The picture above is the solar panel for the pump with our 10 acre pond called Puggs Pit in the background. Once the trench is dug the pipe laid to the ditch and the splash, which is in front of the panel is flooded, the pump should be able to keep it topped up.
Reports from members of the start of the season all say that there were plenty of duck about. Earlier in September over 500 Mallard were seen coming off Puggs pit in the evenings. These would most likely be wild birds as we have not released any this year.
Apart from mallard, wigeon teal and pintail have all been taken mainly on the foreshore and surrounding areas.
At the beginning of last month there were quite a lot of Canada geese on the ponds and ground around the foreshore but they seem to have pushed off for now, probably to return when the maize is cut. If it’s not ploughed back in too soon!
Crow control continues including trapping and shooting.
This years gundog scurry was held on Saturday and as usual it was hotly contested. The course consisted of a series of retrieves including over grass, cover, water mud and in water seen, blind and double. It was a difficult course but one a reasonably competent dog should be capable of. All retrieves were timed and the the winner was the fastest overall.
!st Luke with Eva.
2nd Luke again with Jess
3rd Ian with BB
Prizes Bottle wine 1st, Box cartridges 2nd, Dog lead 3rd.
This years CWA foreshore cleanup took place last week, we picked up two dumpers full of the usual flotsam and jetsam mostly plastic. [picture above]
Three weeks to the start of the season. It has appeared to have been a good year for mallard with ducklings being seen right up to a couple of weeks ago. The dry weather helped and the nesting tubes were well used. If you want to know how to build a wild mallard nesting tube look up ‘Building a mallard hen house’ on utube. Also check out http://www.westmorlandwildfowlersassociation.co.uk click on conservation and then WWA wildfowl nest project.
There are quite a lot of canada geese around at the moment skeins of over forty have been seen also a pair of gadwall were seen locally last week.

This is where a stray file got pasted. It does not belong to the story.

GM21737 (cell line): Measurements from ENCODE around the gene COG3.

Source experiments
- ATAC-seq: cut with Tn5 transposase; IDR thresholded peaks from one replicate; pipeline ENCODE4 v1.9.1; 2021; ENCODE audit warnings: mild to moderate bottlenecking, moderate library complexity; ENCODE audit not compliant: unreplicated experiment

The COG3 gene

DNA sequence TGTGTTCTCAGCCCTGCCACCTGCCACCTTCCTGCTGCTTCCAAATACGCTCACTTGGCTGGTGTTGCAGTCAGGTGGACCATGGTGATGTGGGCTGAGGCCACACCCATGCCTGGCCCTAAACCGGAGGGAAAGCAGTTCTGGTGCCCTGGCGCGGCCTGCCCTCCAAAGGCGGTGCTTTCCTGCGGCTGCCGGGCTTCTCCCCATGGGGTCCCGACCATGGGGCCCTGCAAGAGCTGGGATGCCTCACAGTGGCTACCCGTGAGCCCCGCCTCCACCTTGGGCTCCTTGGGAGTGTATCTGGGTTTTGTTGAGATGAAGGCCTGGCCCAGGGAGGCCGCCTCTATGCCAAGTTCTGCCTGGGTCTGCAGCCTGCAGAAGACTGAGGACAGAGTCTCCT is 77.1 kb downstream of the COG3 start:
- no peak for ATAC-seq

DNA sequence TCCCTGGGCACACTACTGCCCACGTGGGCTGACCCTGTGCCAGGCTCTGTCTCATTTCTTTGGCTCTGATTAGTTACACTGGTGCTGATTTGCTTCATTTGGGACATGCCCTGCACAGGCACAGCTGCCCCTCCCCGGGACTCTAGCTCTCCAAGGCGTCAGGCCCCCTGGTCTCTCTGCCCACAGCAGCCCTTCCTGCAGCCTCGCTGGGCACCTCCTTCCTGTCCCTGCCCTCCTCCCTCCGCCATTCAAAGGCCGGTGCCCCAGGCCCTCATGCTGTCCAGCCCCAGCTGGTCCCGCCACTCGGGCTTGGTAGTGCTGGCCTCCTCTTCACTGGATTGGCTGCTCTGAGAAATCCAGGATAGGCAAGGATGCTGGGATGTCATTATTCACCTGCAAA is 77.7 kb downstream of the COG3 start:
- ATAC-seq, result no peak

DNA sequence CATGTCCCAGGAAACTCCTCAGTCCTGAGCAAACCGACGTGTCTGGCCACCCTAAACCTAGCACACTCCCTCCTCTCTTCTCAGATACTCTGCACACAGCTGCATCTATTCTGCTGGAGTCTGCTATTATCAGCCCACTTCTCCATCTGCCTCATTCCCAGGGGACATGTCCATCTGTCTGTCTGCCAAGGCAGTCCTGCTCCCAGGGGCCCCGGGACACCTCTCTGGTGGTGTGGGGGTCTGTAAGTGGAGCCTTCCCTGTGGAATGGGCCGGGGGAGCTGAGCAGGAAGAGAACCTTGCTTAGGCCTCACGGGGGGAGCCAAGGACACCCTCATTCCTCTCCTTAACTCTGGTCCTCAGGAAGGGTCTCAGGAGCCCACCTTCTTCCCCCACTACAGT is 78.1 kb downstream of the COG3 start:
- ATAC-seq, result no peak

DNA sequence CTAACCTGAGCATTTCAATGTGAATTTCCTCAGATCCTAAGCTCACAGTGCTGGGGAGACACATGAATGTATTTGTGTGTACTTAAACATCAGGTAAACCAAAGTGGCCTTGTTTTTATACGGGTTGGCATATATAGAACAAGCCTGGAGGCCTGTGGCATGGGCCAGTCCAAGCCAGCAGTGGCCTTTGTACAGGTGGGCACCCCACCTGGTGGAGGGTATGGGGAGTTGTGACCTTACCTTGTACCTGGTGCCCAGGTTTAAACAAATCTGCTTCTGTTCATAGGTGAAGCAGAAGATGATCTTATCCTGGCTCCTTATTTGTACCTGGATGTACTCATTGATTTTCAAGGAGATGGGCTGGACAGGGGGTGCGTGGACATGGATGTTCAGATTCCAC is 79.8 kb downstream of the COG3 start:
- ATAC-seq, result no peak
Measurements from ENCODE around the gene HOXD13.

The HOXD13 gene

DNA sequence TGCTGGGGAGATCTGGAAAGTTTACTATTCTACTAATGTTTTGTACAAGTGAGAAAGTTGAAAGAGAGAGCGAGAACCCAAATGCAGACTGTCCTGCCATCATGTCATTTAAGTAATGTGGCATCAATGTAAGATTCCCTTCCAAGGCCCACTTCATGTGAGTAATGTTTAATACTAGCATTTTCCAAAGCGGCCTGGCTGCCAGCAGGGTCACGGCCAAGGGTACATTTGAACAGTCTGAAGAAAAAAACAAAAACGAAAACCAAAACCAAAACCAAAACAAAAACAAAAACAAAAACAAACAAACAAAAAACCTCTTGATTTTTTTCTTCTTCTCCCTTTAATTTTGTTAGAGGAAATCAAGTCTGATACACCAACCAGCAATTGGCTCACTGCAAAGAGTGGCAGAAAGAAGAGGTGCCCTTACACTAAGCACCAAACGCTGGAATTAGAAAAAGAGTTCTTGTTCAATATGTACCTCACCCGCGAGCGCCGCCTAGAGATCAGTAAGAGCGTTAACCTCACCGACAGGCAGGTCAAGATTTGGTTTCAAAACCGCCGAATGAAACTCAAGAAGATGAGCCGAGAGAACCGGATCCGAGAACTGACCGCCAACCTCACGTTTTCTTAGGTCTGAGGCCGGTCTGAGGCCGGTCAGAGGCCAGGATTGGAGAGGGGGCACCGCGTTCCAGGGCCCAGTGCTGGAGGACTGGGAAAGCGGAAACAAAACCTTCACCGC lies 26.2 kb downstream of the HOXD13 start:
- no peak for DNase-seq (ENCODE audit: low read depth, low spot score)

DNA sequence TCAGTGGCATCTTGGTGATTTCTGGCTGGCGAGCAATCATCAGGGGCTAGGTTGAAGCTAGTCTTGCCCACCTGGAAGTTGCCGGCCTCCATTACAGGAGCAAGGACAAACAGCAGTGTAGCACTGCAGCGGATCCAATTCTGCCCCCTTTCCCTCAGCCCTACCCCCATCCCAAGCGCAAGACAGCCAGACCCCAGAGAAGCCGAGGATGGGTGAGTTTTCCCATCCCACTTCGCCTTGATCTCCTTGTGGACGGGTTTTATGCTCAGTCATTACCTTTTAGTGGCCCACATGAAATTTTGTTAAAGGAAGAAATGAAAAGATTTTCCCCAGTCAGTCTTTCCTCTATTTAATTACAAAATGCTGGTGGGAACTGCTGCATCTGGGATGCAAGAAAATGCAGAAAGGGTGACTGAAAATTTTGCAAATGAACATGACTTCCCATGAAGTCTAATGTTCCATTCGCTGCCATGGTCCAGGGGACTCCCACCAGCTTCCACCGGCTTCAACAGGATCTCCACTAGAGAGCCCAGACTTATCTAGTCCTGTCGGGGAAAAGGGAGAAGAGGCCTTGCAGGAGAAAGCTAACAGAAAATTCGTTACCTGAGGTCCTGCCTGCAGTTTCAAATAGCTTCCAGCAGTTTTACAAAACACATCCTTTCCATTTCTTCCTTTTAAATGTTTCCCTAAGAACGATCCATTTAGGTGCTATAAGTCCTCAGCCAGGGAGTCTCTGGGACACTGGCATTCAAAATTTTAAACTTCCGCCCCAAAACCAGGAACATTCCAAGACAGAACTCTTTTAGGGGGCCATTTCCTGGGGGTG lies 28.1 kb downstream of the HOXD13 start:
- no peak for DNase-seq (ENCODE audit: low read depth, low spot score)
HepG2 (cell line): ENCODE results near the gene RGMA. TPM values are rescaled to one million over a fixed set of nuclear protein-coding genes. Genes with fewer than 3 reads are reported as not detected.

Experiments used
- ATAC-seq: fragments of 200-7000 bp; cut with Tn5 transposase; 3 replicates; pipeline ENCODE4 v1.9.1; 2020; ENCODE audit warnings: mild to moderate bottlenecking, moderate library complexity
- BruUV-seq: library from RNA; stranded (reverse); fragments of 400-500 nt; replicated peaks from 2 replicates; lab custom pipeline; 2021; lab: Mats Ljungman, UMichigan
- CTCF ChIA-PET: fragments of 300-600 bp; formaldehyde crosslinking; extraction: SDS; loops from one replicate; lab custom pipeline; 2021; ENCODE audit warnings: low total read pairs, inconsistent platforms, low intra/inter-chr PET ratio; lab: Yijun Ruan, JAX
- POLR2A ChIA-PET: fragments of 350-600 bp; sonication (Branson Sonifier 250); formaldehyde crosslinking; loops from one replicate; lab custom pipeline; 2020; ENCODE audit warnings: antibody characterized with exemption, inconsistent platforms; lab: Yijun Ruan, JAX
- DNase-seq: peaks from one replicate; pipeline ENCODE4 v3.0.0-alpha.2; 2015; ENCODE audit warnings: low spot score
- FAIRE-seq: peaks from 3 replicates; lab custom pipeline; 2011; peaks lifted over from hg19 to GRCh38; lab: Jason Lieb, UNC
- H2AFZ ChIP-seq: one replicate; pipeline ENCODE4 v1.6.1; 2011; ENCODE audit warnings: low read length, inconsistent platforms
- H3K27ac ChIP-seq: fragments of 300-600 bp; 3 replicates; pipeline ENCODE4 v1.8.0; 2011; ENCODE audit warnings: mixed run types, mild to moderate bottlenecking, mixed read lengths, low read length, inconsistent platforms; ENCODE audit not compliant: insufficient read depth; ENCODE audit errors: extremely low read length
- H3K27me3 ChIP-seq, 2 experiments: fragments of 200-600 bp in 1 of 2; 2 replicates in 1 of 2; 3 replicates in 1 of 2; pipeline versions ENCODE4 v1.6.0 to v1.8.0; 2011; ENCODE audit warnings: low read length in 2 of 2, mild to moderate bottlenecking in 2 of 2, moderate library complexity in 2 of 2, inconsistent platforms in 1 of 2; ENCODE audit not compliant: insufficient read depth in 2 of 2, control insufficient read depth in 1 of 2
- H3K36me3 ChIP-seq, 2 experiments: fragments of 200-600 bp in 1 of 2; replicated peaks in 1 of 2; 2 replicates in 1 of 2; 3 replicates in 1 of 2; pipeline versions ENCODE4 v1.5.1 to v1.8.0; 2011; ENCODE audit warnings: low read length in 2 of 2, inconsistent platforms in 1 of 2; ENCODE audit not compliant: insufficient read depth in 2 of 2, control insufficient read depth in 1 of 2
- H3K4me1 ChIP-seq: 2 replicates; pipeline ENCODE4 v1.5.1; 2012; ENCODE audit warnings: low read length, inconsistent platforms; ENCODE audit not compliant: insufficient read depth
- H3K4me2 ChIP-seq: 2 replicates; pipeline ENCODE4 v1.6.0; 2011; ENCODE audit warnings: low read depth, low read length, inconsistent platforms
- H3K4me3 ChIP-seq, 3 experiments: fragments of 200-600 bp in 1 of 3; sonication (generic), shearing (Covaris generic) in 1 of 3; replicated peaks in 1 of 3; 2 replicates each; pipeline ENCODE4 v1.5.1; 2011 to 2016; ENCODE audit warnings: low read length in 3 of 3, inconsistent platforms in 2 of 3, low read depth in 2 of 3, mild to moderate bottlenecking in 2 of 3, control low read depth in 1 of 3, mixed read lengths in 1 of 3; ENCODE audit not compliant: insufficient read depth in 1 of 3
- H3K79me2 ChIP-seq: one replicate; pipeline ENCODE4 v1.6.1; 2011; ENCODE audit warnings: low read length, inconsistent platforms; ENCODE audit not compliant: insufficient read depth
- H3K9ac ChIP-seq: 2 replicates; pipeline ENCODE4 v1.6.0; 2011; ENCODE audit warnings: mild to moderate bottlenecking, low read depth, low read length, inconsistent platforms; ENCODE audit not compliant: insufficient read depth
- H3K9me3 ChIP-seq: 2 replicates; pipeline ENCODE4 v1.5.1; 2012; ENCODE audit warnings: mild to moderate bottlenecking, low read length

We have been helping out with vermin control, mainly crows and also have a couple of crow traps out. This is a service the association provides to landowners whose land we have the sporting rights on.
On the conservation side we have had work parties on two of our oldest ponds carrying out maintenance although this is an ongoing thing and more reed clearance will be done in the next few weeks. One of our members has designed and built a solar pump, this will be used to maintain splashes and certain flooded areas keeping the water levels up and marshy areas wet, benefiting all wildfowl and waders by providing high tide roosts. More reports on the pump will be posted once its up and running.
Finally the CWA have an article in this weeks Countrymans Weekly and will be contributing further pieces.
Upcoming Events – Clay Shoot 19th Aug. Members Gundog Scurry 25th Aug.
This week BASC Southwest hosted the BASC council meeting with a members evening on Wednesday. The Clevedon Wildfowling Association were very pleased to be asked to co-host the event. In the afternoon council members were taken by the CWA on a visit to some of our conservation projects including our award winning pond at Nailsea moor. During the visit they were given a talk about our habitat and shoot improvement schemes and ideas.
Later we repeated the visit for the BASC members who had arrived for the members evening.
The members evening was a great success an excellent game buffet was put on by the BASC southwest team and we all had a chance to meet Ian Bell BASC chief executive as well as council members. Many thanks to David Gervers and the southwest team. Between us all and including the beautiful weather it was a very successful and enjoyable day.
The middle ditch on our land at Nailsea moor has now been dammed, with a sluice gate at one end. This will allow us to control the water flow so we can maintain a higher water level [or lower] independent of the main drainage system.